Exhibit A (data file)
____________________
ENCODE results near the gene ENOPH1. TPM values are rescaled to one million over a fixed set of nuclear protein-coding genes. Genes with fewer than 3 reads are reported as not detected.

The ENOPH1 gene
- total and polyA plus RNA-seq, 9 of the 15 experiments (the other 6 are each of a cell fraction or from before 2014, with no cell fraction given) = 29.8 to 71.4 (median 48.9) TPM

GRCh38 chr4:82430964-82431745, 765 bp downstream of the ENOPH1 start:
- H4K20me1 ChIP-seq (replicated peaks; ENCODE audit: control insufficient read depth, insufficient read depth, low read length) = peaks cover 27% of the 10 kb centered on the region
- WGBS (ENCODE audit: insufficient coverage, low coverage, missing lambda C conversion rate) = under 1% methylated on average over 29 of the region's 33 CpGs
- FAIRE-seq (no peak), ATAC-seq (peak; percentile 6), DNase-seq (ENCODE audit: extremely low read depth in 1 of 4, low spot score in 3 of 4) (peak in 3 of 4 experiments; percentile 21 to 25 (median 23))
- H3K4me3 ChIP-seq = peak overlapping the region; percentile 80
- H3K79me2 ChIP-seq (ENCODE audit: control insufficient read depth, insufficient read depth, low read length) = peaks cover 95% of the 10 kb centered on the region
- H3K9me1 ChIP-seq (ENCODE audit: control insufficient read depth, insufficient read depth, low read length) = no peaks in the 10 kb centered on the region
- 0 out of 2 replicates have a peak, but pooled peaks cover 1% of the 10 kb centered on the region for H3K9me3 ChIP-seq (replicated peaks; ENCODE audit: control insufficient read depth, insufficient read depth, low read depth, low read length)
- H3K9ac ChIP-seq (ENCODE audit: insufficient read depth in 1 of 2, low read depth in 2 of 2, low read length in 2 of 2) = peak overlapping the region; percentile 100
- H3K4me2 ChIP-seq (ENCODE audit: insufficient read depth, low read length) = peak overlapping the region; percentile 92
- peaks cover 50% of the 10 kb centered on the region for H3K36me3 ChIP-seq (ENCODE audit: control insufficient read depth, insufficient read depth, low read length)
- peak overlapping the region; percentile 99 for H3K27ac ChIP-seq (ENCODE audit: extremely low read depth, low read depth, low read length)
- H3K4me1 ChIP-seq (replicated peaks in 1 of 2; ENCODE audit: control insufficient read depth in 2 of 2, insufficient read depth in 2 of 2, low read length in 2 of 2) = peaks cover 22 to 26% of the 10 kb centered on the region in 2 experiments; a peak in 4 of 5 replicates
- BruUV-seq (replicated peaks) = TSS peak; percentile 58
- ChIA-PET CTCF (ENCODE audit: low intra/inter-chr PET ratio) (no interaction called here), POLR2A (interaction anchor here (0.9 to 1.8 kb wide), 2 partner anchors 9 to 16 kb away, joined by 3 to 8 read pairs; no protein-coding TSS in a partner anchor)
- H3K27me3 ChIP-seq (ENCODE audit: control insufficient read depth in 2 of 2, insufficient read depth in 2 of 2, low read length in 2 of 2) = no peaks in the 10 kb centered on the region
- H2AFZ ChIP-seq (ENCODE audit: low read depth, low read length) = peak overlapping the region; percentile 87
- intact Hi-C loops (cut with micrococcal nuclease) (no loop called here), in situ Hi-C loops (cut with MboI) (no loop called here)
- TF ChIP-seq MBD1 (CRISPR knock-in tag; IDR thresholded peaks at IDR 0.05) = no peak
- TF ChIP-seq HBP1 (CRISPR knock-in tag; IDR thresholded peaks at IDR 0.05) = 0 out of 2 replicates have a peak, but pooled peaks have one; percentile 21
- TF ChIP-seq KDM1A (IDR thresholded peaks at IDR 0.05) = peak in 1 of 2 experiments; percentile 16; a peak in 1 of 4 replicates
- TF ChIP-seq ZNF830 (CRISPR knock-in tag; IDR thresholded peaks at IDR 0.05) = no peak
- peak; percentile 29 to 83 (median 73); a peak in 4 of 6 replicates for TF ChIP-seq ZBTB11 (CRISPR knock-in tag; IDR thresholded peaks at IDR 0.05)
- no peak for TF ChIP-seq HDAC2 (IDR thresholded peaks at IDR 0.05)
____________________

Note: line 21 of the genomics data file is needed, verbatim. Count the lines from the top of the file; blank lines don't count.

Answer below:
- intact Hi-C loops (cut with micrococcal nuclease) (no loop called here), in situ Hi-C loops (cut with MboI) (no loop called here)